We have implicitly assumed so far that the firm’s capital stock is in intangible assets, such as the human capital of employees or client relationships, which cannot be seized or sold. But what if the investment were instead in tangible assets, such as machines or land, which could be seized and sold? This would then offer a role for outside financing (for example, equity), and would allow the firm to be structured as a public corporation. We showed that the combination of crude outside governance, together with internal governance, can improve the efficiency of the firm dramatically.
To see this, we assumed that outside equity has the capacity (through the board of directors) to periodically exercise its fairly crude ownership right of taking over control of the assets. Outside equity thus has no direct effect over the investment or effort decision – it has no operational influence. Even so, it can greatly enhance investment by the CEO and the value of the firm. In our framework, the improvement was not because outside equity monitors the actions of the CEO, but primarily because equity holders are indifferent between being paid in cash or being “paid” via a higher capital stock – and, of course, the control rights inherent therein. For the CEO, the dollar paid out as dividend and the dollar left behind as investment costs the same, but the CEO prefers to pay by investing to increase capital stock because this will have the collateral effect of motivating greater effort by the manager. This could explain the reluctance of firms to pay dividends, even when returns on investment are not great.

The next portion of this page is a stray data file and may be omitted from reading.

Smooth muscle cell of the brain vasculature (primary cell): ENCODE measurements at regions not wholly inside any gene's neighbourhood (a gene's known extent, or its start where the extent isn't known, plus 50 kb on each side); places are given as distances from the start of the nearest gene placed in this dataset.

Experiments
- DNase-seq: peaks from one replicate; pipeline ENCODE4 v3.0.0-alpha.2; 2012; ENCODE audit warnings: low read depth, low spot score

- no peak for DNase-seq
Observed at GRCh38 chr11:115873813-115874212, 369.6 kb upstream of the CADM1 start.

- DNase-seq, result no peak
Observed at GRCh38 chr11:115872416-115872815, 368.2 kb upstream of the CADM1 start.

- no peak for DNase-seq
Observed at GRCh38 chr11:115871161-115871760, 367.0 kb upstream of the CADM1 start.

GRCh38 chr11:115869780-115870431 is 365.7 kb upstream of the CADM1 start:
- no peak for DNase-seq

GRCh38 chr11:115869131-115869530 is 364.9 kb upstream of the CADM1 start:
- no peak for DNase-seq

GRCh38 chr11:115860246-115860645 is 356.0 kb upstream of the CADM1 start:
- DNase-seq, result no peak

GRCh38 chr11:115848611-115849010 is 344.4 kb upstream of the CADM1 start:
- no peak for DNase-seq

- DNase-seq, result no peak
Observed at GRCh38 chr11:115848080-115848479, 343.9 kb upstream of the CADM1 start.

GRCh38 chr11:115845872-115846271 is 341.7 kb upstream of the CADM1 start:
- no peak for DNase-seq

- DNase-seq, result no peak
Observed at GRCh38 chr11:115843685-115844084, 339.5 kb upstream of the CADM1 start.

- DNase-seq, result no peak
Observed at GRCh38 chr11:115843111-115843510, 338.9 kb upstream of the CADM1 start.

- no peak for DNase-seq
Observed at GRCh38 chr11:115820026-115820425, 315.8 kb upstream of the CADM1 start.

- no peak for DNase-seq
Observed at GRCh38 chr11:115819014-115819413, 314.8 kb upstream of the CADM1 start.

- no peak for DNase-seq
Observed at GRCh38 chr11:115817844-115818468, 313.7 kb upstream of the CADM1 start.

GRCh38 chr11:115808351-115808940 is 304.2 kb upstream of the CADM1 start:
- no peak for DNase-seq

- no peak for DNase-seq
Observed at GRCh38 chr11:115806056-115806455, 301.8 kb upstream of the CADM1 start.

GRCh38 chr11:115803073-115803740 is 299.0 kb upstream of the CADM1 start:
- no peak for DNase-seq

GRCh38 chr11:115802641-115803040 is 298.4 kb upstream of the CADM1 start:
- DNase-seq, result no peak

Eventually, as the rate of return on capital falls, the CEO could make the manager worse off by investing more capital. This is because investment will increase the capacity of outside equity to extract value by more than it increases the capacity of the manager to generate cash (net of this period’s effort cost) as CEO next period. This is when the current CEO will switch to paying dividends – not because of the pressures exerted by outside equity alone, but because more investment will de-motivate managers. This then gives us a dividend policy in firms run by self-interested CEOs that corresponds to the observed life cycle of a firm, with dividends not being paid when the firm is young and investment profitable but only when the firm is mature.